Indiana Gov. Eric Holcomb, Purdue President Mitch Daniels, and officials with Saab gathered in West Lafayette Wednesday for the grand opening of a new manufacturing and research facility.
The Swedish-based aerospace company expects to bring 300 new jobs to the area by 2027.
The event felt at times like a rock concert: huge video projections of jets and waving American flags were paired with blaring guitar music.
Daniels said the facility fits in with the university's goal of serving the interests of national security. The comments echo earlier statements from Daniels after Purdue announced a partnership with U.S. Space Force in September.
“We believe that as a public, land grant university this is not only an opportunity -- this is seriously a duty that we have,” he said.
Daniels added that he hopes the Saab investment will continue to attract more faculty, students, and technology-based businesses to the region.
“We will always look back on Saab’s decision as the decisive step in getting that going,” he said.
Daniels said he has advice for corporate partners like Saab.
“Companies are always so gracious and say what can we do as a corporate citizen and I would always say: make money,” he said. “It’s in our mutual interest.”
Gov. Holcomb quipped that organizers could have “opened for AC/DC.” He said the facility represents the kinds of jobs he hopes to attract to the state.
“We’re going to continue to lean in, especially in areas like this one, where there are high demand, high wage, critically important careers available,” Holcomb said.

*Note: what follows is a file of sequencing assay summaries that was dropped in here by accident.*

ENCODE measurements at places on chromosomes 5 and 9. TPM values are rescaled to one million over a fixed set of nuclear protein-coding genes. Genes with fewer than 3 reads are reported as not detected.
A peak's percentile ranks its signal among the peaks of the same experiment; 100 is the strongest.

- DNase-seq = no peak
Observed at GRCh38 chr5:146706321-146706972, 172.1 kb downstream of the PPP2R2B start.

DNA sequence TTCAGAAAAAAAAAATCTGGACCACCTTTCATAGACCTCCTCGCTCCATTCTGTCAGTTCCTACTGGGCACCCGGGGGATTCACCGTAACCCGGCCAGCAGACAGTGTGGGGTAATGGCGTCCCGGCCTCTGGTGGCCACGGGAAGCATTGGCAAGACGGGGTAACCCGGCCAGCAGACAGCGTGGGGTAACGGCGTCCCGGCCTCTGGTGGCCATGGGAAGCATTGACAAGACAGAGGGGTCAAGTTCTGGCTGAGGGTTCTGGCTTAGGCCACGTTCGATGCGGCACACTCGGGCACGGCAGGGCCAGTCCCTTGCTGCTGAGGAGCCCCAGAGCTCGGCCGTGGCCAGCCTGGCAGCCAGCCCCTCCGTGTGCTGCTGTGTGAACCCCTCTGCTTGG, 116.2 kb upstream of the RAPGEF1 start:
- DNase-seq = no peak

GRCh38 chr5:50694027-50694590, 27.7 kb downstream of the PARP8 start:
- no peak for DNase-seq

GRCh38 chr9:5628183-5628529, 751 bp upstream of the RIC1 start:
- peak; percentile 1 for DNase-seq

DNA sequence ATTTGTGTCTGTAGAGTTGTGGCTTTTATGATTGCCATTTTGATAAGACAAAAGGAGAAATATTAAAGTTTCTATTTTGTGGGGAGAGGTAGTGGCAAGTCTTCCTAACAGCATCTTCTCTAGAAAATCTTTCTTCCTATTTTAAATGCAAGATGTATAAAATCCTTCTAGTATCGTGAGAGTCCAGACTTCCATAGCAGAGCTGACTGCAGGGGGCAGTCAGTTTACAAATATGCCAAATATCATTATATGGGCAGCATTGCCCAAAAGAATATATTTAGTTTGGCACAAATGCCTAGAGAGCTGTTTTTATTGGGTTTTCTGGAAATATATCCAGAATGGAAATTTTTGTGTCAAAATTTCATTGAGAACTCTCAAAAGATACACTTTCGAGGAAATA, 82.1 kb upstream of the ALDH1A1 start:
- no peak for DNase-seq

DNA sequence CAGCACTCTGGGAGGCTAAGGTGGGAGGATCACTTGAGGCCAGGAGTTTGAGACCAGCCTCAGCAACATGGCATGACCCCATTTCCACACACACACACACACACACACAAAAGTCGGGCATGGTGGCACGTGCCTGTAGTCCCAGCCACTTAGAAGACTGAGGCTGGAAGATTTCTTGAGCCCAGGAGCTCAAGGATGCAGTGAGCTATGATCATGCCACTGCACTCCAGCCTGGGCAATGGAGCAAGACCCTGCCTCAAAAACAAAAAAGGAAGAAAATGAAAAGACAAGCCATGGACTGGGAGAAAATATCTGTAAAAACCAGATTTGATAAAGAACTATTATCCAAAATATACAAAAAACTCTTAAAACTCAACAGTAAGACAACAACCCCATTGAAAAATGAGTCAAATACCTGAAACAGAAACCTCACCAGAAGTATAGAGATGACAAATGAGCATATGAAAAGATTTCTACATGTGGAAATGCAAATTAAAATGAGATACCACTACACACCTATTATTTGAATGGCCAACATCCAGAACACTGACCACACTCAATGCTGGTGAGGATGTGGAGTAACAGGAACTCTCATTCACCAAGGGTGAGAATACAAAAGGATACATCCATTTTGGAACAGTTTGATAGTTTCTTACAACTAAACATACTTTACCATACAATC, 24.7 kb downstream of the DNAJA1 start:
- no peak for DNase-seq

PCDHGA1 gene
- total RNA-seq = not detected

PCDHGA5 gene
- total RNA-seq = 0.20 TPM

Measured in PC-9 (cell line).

“This is going to create even further pressure that we skill up folks throughout the whole state of Indiana to make sure they are filling these careers and these job openings,” he said. “If you’re not growing, you’re dying -- the state of Indiana is growing at an unprecedented rate right now.”
Saab CEO Michael Johansson described the building as costing “in the range” of $50 million dollars to build. The project was announced in early 2019 with construction beginning in 2020.
The facility will manufacture the aft section of T-7A Red Hawk trainer jets but also expects to engage in research and development projects in collaboration with Purdue.
Johansson said connecting to the U.S. supply chain is important for a long-term project like this one.
“One of the reasons establishing ourselves here is that we will be here for decades to come,” he said. “This cannot be the global approach so to say because the security of the supply would be too sensitive.”
Saab officials declined to get into specifics about how much the jets will cost, but said they were already contracted for 351 aircraft.